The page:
As my son, Gregg, approached the date when he could apply for his learner’s permit (prerequisite to getting a driver’s license), he became keenly interested in the prospect of driving, and I noticed him watching my every move as I drove him to band practice and soccer games. On the day he received his permit, I drove him to an empty parking lot, let him take the driver’s seat, and handed him the keys. The car had an automatic transmission, so I really expected that he would simply turn the key and go. After all, he had been watching adults drive for 16 years, most intently over the past few months. Instead, after adjusting the seat and mirrors, he just sat there, key in hand, and said, “OK, now what do I do?” I could see the questions in his eyes: “With the key in the ignition, so I step on the brake? the gas pedal? Do I leave it in ‘park’ or shift to ‘neutral’? How far do I turn the key? And for how long?” Watching me drive had not been enough. Watching did not give him the motor plan, the sequence, or the feel of starting up the car, let alone making it go. He didn’t want to make a mistake, and so he sat, waiting for explicit step-by-step instructions. And here was another surprise: I had to stop and think about how to explain this simple first step. For me, starting the car was so automatic that it took a conscious effort and even simulating the movements myself to be able to instruct him. And this was just to get the car started. The act of driving had to be similarly broken down into small steps and practiced a lot over the next few weeks, before he was ready to take the car on the road. Maybe “ready” isn’t the right word, as I recall the look of semi-panic in his eyes and the pounding of my heart as we left the safety of now-familiar parking lot, but it was the next step and we needed to take it. With practice, we both relaxed and he became a competent driver. True, there were a number of literal and figurative “bumps in the road,” but his motivation to drive (and my motivation to surrender my role as “Mom’s Taxi Service”) carried us through.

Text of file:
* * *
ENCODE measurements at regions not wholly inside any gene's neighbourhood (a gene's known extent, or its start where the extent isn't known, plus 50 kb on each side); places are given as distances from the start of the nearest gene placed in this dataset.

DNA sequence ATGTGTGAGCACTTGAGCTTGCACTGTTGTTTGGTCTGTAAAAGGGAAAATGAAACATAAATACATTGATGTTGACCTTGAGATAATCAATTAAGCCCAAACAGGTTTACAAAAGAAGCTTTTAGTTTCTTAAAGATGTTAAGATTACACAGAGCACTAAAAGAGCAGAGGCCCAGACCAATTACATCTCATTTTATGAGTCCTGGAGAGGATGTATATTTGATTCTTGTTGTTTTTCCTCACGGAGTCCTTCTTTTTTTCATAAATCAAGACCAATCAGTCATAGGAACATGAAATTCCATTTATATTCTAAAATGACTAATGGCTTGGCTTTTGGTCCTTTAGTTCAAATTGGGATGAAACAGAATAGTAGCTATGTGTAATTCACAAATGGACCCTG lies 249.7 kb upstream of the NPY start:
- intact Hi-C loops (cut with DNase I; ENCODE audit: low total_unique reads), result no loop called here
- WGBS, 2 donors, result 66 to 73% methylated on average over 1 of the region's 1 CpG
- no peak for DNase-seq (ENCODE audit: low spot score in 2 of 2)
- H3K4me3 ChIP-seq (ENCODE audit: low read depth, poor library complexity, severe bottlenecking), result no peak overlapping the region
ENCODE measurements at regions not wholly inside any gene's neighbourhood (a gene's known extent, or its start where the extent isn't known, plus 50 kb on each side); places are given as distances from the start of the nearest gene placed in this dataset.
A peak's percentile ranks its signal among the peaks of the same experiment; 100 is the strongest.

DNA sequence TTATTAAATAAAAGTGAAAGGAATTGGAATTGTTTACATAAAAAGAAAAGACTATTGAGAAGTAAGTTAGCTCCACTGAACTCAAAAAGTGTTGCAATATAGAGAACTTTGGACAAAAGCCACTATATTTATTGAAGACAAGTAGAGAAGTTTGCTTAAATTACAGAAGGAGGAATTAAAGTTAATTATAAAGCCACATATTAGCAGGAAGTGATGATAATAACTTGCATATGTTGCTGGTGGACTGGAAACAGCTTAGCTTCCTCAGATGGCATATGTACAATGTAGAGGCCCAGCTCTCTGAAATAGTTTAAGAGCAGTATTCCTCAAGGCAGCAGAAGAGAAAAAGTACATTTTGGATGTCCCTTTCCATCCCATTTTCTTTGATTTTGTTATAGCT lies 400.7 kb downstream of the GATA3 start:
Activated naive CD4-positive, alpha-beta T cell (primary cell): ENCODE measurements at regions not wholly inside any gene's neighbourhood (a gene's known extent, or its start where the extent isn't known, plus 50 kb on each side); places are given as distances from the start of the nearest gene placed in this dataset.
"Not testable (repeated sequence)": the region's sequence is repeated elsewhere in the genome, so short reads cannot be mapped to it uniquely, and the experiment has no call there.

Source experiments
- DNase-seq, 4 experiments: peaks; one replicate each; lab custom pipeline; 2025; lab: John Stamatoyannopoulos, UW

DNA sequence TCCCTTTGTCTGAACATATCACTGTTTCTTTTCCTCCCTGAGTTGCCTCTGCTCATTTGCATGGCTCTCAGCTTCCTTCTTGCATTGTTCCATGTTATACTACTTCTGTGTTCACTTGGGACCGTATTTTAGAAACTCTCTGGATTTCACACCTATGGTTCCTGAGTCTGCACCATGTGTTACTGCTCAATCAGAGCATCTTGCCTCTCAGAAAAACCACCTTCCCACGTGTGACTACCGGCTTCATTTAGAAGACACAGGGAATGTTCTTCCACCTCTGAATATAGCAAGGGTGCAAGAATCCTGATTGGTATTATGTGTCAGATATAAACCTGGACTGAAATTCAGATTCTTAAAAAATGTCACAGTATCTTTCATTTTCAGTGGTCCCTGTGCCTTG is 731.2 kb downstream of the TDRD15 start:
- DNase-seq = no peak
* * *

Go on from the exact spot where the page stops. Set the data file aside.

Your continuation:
As I later reflected on this experience, I realized that there are strong parallels to providing a student with an AAC device. Yes, the student has heard conversation all his life, and has interacted with symbols through PECS or on a communication board, so it is a natural assumption on the part of adults in his life that providing this new “vehicle” for communication will, in very short order, make the student a competent communicator. But it IS a new vehicle, and learning to use it may take a lot of time and effort. The student needs to learn the cause/effect relationship of the symbols to the spoken message. The student needs to be able to find the symbols, which takes cognitive mapping if the device has dynamic display. The student needs to learn syntax, if linking symbols to create a sentence. A motor plan needs to be established before automaticity can occur (and this can be thwarted when the adult programming the device keeps rearranging the display). And, for a student who heard conversation but never participated in one beyond answering questions like “what do you want to eat?” or “what is the weather today?,” he must also learn the social conventions of initiating, commenting, sharing information, asking follow-up questions, and terminating. Like Gregg as he learned to drive the car, our new AAC students have many steps to master. And like me as I started teaching Gregg to drive, the instructional staff and parents will need to reflect on how THEY communicate so that they can provide patient, step-by-step instruction and many opportunities to practice at increasingly challenging levels. And here’s an important break from the “learning to drive” analogy: Gregg was learning to drive the same car that I drove. Our AAC users are learning to communicate in a way that no one else in their environment does. This would be like Gregg watching me drive a car for 16 years, then I hand him the keys to a helicopter. If I don’t know how to fly a helicopter, how can I teach him? And how much would his experience as a passenger in a car help him? It is critical for our AAC users to SEE others use the new AAC system competently in order for them to learn and, obviously, this requires the adults to become competent. If we are fumbling around with the device, how can we expect the student to do any better?